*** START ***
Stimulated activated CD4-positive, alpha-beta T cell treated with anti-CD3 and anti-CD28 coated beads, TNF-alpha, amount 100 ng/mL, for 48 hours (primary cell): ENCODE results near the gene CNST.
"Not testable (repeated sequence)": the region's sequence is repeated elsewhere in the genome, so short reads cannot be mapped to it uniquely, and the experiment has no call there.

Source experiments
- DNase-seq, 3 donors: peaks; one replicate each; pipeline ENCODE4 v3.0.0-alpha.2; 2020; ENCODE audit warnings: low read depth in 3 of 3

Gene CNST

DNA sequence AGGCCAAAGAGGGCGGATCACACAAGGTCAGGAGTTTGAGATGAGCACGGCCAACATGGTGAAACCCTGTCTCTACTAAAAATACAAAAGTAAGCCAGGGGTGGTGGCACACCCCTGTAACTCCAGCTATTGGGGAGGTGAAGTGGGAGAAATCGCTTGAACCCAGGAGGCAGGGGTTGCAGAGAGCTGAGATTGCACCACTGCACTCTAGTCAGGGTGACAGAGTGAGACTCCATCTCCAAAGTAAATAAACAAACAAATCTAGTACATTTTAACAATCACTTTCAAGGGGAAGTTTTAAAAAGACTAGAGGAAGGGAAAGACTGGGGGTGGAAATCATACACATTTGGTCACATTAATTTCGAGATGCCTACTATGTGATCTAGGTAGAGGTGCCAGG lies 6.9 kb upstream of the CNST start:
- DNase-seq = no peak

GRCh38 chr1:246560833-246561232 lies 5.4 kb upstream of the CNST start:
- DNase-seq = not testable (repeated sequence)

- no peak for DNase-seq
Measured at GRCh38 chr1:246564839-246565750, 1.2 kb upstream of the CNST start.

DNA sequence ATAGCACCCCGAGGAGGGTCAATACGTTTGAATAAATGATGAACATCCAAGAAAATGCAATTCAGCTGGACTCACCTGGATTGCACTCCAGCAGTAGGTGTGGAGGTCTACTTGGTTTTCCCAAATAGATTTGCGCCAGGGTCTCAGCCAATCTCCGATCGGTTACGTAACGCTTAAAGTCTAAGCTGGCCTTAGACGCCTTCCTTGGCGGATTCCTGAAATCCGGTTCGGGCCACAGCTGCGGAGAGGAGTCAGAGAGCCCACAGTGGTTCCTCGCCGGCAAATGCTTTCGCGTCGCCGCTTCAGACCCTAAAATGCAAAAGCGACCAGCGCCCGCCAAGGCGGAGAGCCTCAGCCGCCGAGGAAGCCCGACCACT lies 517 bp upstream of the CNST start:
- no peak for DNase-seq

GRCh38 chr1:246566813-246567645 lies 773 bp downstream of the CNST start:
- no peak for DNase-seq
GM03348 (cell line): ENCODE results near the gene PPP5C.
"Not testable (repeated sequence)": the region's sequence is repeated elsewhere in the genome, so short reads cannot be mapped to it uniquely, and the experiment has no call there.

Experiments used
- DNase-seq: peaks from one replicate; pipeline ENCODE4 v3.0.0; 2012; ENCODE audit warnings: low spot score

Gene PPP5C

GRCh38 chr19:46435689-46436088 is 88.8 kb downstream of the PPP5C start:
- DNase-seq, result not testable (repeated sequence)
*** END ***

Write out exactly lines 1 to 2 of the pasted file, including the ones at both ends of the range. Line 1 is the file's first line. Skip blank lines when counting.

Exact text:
Stimulated activated CD4-positive, alpha-beta T cell treated with anti-CD3 and anti-CD28 coated beads, TNF-alpha, amount 100 ng/mL, for 48 hours (primary cell): ENCODE results near the gene CNST.
"Not testable (repeated sequence)": the region's sequence is repeated elsewhere in the genome, so short reads cannot be mapped to it uniquely, and the experiment has no call there.